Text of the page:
Sunday, December 5, 2010

Jazz Hang

Saturday afternoon at the Blue Room was a great hang. Joey Calderazzo, Gerald Dunn, Bobby Watson and Dennis Winslett were on hand to ponder "Jazz and the Music Industry." Their freewheeling discussion included trash talk, salacious gossip and a handful of genuine insights. It was hip, entertaining and over two hours behind schedule. The latter component might partially explain why less than a dozen people, including American Jazz Museum staff members and spouses of panelists, attended.

An anonymous commenter at the previous Plastic Sax post characterized Calderazzo as a "bitter a******." The talented pianist may be jaded, but I appreciated his candor. And like his three fellow panelists, he's really smart. Even so, I disagreed with much of what I heard.

Two video cameras were rolling and the four men had to have seen me taking notes. I'm not comfortable, however, quoting anyone directly. Instead, I'll broadly generalize the primary topics of the discussion and toss in my two cents.

The bad economy is responsible for poor attendance at jazz clubs.
I'm so tired of hearing this lame excuse. Times are undoubtedly tough, but Saturday's free event featured two internationally-acclaimed musicians and attracted less than twelve people. The previous night I was a member of a capacity audience of 2,000 at the Midland Theater. The cheapest tickets for the rock show were $45. The next day I was among a crowd of almost 1,000 people who paid $17 each to hear Kansas City jazz artists play Christmas carols. People still spend lots of money to hear the musicians that excite them.

Hip hop is horrible and fusions of jazz and hip hop are whack.
If you say so, Grampa.

Kenny G is a hack.
Whatever. I'd rather listen to Kenny G than hear people bash him for the hundredth time.

Club owners and jazz promoters are often unpleasant and unethical.
Stop the presses!

Money is more important than art to music industry executives. Case in point: Grammy Award nominations don't always go to the best artists.
You think?

An audience member fretted that jazz is becoming "blond-haired and blue eyed." She asked how this trend could be reversed.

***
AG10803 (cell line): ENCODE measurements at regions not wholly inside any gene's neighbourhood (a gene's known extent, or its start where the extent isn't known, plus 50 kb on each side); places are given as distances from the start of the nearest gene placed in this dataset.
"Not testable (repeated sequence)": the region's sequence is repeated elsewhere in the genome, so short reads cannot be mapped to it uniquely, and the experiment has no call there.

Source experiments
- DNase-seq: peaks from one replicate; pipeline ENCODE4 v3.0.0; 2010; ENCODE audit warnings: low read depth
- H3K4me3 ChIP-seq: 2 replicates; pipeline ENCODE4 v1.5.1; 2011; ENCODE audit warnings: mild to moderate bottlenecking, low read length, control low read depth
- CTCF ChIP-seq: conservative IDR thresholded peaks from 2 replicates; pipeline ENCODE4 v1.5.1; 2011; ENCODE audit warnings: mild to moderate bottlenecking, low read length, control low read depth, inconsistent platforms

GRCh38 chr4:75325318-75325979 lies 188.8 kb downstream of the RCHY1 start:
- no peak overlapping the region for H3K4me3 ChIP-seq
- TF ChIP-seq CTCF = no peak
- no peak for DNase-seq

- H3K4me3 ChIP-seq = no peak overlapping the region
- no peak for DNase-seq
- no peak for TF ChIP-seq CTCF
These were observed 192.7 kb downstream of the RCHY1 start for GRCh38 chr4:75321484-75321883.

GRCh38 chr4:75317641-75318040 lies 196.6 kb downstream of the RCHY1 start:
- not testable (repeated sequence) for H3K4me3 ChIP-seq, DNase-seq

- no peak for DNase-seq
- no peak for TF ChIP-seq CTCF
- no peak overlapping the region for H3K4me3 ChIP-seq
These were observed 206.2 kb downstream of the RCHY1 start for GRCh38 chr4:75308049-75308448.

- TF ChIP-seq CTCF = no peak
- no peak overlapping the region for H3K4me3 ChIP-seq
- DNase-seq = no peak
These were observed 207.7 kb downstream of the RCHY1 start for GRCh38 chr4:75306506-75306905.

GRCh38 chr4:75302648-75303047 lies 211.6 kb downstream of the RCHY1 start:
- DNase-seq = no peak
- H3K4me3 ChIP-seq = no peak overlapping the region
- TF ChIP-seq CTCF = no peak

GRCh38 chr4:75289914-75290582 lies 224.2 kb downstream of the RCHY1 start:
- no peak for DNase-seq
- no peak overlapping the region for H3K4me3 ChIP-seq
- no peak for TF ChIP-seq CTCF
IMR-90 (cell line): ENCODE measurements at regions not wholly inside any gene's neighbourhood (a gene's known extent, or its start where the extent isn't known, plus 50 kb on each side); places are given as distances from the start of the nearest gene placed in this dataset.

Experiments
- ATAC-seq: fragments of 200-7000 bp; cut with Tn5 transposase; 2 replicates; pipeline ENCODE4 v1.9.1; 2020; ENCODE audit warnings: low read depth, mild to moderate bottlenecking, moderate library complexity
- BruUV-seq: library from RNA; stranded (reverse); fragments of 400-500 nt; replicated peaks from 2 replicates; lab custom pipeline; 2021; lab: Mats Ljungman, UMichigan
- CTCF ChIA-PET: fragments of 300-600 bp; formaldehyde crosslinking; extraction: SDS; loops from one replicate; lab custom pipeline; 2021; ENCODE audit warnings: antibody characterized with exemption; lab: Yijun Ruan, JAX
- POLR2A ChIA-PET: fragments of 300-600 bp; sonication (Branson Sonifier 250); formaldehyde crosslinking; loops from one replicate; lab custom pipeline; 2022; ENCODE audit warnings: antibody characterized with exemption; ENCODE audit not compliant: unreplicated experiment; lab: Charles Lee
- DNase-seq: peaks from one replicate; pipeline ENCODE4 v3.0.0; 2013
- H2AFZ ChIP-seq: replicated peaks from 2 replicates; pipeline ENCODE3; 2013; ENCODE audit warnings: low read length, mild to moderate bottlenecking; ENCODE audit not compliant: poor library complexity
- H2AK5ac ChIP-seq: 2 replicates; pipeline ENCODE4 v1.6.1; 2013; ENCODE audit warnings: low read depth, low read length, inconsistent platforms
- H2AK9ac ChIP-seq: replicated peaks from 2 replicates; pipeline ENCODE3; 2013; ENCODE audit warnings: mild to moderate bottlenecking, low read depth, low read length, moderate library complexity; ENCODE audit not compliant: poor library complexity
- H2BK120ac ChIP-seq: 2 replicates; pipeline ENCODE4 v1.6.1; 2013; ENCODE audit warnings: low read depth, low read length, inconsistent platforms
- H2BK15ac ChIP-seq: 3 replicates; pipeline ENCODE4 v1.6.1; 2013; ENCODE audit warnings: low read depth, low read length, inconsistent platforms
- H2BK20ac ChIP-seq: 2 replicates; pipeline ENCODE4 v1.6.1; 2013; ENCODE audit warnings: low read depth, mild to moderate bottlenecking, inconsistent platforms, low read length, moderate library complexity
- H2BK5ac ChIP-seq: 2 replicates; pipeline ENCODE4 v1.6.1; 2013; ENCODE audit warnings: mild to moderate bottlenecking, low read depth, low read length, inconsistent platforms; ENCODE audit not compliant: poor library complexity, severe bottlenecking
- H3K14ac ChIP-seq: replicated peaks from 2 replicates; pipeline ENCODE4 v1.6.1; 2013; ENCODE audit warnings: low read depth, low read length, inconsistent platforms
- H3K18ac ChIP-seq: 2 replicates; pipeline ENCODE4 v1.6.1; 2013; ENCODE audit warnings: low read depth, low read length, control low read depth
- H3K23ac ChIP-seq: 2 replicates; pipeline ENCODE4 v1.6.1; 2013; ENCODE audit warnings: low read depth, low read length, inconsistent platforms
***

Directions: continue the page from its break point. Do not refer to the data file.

None of us have any easy answers.

Jazz musicians are smarter than everybody else.
Bitter and better are two different things.

The youth of today are insolent, poorly-educated louts.
Preferring Young Jeezy over Sonny Rollins doesn't make someone a bad person.

Someone asked what "the blueprint" for a young jazz artist should look like.
I guess she didn't realize that this guy was in the room.

(Original image by Plastic Sax.)


Rick in PV said...

Blonde-haired would be one thing; but jazz audiences are increasingly white-haired, and that is the real problem, it seems to me ...

Anonymous said...

The AJM event started two hours late...what else is new? This was another potentially terrific event poorly managed and pitifully executed as usual.

I checked out the Executive Director's salary as someone had mentioned on one of your past postings and he is making some really decent coin! Nothing should ever start late or be poorly executed when the Executive Director is making dough like that!

Anonymous said...

Thanks for being outspoken and honest. It is refreshing.

Anonymous said...

We had a jazz "happening" of a different sort this weekend in DC. And I'm sad to hear that events like these in my old town are not quite coming together properly.

Happy In Bag said...

I'd like to reiterate my sentiment that this seminar was really cool. And as I happened to be running two hours late Saturday anyway, it all worked out for me.

Anonymous said...

The only place where jazz becoming "blonde-haired and blue-eyed" is viewed as a serious problem is 18th & Vine, where racism is the norm. Those who think Lisa Henry's views are extremist and outlying haven't spent enough time around the looney tunes types that call the shots in the Jazz District.

Cb said...